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dc.contributor.authorEtingen, Bella
dc.contributor.authorHogan, Timothy P.
dc.contributor.authorMartinez, Rachael N.
dc.contributor.authorShimada, Stephanie L
dc.contributor.authorStroupe, Kevin
dc.contributor.authorNazi, Kim
dc.contributor.authorConnolly, Samantha L.
dc.contributor.authorLipschitz, Jessica
dc.contributor.authorWeaver, Frances M.
dc.contributor.authorSmith, Bridget
dc.date2022-08-11T08:10:35.000
dc.date.accessioned2022-08-23T17:13:41Z
dc.date.available2022-08-23T17:13:41Z
dc.date.issued2019-05-07
dc.date.submitted2019-06-07
dc.identifier.citation<p>Adm Policy Ment Health. 2019 May 7. doi: 10.1007/s10488-019-00938-x. [Epub ahead of print] <a href="https://doi.org/10.1007/s10488-019-00938-x">Link to article on publisher's site</a></p>
dc.identifier.issn0894-587X (Linking)
dc.identifier.doi10.1007/s10488-019-00938-x
dc.identifier.pmid31065908
dc.identifier.urihttp://hdl.handle.net/20.500.14038/46788
dc.description.abstractOnline patient portals may be effective for engaging patients with mental health conditions in their own health care. This retrospective database analysis reports patient portal use among Veterans with mental health diagnoses. Unadjusted and adjusted odds of portal feature use was calculated using logistic regressions. Having experienced military sexual trauma or having an anxiety disorder, post-traumatic stress disorder, or depression were associated with increased odds of portal use; bipolar, substance use, psychotic and adjustment disorders were associated with decreased odds. Future research should examine factors that influence portal use to understand diagnosis-level differences and improve engagement with such tools.
dc.language.isoen_US
dc.relation<p><a href="http://www.ncbi.nlm.nih.gov/entrez/query.fcgi?db=pubmed&cmd=Retrieve&list_uids=31065908&dopt=Abstract">Link to Article in PubMed</a></p>
dc.relation.urlhttps://doi.org/10.1007/s10488-019-00938-x
dc.rights© This is a U.S. Government work and not under copyright protection in the US; foreign copyright protection may apply 2019.
dc.subjectEngagement
dc.subjectHealth information technology
dc.subjectMental health
dc.subjectPatient portals
dc.subjectVeterans
dc.subjectBehavior and Behavior Mechanisms
dc.subjectEpidemiology
dc.subjectHealth Communication
dc.subjectHealth Information Technology
dc.subjectHealth Psychology
dc.subjectHealth Services Administration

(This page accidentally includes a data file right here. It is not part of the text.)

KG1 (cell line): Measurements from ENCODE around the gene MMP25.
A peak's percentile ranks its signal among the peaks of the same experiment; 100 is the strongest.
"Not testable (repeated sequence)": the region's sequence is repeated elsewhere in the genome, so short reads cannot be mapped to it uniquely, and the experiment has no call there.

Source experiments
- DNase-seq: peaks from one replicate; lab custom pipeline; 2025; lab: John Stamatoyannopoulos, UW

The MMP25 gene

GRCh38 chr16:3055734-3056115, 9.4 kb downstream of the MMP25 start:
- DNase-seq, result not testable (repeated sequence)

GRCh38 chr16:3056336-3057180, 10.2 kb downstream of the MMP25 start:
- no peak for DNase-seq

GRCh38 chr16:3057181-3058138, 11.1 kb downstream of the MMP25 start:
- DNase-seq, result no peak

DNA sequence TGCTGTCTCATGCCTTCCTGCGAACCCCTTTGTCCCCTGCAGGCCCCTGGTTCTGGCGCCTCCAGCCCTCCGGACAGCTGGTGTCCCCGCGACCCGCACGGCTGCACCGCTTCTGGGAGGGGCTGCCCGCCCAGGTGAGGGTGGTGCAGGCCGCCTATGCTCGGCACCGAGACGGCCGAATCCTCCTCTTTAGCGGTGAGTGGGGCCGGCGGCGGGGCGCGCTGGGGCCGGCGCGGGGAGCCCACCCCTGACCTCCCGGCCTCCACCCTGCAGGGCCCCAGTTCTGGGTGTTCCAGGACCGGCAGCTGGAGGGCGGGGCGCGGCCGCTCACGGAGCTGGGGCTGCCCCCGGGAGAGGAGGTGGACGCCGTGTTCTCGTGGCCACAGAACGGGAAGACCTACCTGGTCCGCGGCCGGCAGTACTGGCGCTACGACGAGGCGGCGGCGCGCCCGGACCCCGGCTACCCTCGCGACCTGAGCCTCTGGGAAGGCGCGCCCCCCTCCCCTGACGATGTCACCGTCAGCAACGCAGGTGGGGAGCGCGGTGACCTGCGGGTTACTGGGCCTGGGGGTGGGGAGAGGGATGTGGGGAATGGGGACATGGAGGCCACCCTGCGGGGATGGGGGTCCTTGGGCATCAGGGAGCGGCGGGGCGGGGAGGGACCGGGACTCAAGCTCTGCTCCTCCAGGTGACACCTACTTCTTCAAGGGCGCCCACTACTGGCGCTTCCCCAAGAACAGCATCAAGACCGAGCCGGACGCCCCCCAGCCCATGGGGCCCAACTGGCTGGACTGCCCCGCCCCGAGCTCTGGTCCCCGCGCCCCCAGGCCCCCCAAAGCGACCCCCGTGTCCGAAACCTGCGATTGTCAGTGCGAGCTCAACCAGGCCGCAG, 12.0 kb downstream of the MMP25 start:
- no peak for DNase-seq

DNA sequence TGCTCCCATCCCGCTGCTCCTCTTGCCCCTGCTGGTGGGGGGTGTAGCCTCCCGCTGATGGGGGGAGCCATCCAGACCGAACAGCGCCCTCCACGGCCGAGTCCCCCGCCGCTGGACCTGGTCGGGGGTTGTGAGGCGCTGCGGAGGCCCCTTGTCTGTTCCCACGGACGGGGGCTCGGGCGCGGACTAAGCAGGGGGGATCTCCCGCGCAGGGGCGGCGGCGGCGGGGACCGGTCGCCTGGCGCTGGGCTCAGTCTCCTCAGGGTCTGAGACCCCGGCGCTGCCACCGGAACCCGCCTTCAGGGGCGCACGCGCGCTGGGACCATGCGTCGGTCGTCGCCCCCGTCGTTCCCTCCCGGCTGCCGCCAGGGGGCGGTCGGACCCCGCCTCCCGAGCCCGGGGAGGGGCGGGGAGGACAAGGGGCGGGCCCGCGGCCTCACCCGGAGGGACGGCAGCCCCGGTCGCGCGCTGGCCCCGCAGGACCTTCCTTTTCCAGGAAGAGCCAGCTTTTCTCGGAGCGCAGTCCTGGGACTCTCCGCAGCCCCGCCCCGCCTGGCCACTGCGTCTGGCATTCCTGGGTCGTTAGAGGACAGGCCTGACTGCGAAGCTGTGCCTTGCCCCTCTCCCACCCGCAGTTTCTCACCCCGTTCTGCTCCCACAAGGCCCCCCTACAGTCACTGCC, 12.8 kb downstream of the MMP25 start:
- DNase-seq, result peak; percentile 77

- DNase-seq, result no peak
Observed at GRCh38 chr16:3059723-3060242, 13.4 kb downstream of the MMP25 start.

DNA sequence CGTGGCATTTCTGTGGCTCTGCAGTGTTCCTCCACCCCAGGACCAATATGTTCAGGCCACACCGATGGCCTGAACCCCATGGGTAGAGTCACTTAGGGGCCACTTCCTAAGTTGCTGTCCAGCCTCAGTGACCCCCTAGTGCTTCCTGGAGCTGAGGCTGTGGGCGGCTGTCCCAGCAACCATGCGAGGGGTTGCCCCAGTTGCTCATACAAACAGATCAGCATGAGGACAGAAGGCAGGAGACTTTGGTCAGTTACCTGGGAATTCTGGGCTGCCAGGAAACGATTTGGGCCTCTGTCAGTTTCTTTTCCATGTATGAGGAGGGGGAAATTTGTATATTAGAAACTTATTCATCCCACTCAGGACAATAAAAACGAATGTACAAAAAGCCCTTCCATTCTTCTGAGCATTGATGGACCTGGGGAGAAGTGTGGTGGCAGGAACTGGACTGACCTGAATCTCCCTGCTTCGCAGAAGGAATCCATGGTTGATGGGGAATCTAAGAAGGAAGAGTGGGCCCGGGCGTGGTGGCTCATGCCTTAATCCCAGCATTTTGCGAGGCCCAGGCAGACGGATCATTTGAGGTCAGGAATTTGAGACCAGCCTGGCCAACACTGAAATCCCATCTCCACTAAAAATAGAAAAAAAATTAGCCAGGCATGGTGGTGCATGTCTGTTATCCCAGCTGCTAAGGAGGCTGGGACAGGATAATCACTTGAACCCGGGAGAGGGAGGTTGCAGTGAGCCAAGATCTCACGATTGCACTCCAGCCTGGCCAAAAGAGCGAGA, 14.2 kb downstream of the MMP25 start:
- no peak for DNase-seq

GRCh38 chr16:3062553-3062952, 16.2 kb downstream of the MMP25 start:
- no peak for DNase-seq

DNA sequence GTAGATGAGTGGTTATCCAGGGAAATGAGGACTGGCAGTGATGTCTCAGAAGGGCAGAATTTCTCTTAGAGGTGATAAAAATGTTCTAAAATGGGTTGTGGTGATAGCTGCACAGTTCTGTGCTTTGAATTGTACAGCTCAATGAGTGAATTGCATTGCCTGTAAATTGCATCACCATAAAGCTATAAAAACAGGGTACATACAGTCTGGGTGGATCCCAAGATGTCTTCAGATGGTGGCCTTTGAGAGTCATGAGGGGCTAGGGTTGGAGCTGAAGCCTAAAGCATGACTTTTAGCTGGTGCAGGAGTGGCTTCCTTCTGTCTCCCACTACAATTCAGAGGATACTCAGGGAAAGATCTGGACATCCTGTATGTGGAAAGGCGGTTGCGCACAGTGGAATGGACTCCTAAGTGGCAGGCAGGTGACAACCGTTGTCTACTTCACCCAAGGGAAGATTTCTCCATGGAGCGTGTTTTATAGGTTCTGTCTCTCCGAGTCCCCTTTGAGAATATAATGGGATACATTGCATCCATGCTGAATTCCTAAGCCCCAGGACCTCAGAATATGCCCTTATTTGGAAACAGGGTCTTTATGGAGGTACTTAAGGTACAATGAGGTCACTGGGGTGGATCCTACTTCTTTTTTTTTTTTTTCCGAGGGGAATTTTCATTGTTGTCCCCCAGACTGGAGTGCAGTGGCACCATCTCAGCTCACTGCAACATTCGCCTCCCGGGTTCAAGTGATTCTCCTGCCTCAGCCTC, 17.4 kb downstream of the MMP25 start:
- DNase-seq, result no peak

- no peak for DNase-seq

dc.subjectHealth Services Research
dc.subjectMental and Social Health
dc.subjectMilitary and Veterans Studies
dc.subjectPsychiatry and Psychology
dc.titleHow Do Patients with Mental Health Diagnoses Use Online Patient Portals? An Observational Analysis from the Veterans Health Administration
dc.typeJournal Article
dc.source.journaltitleAdministration and policy in mental health
dc.identifier.legacyfulltexthttps://escholarship.umassmed.edu/cgi/viewcontent.cgi?article=2253&amp;context=qhs_pp&amp;unstamped=1
dc.identifier.legacycoverpagehttps://escholarship.umassmed.edu/qhs_pp/1251
dc.identifier.contextkey14691207
refterms.dateFOA2022-08-23T17:13:42Z
html.description.abstract<p>Online patient portals may be effective for engaging patients with mental health conditions in their own health care. This retrospective database analysis reports patient portal use among Veterans with mental health diagnoses. Unadjusted and adjusted odds of portal feature use was calculated using logistic regressions. Having experienced military sexual trauma or having an anxiety disorder, post-traumatic stress disorder, or depression were associated with increased odds of portal use; bipolar, substance use, psychotic and adjustment disorders were associated with decreased odds. Future research should examine factors that influence portal use to understand diagnosis-level differences and improve engagement with such tools.</p>
dc.identifier.submissionpathqhs_pp/1251
dc.contributor.departmentDivision of Health Informatics and Implementation Science, Department of Quantitative Health Sciences


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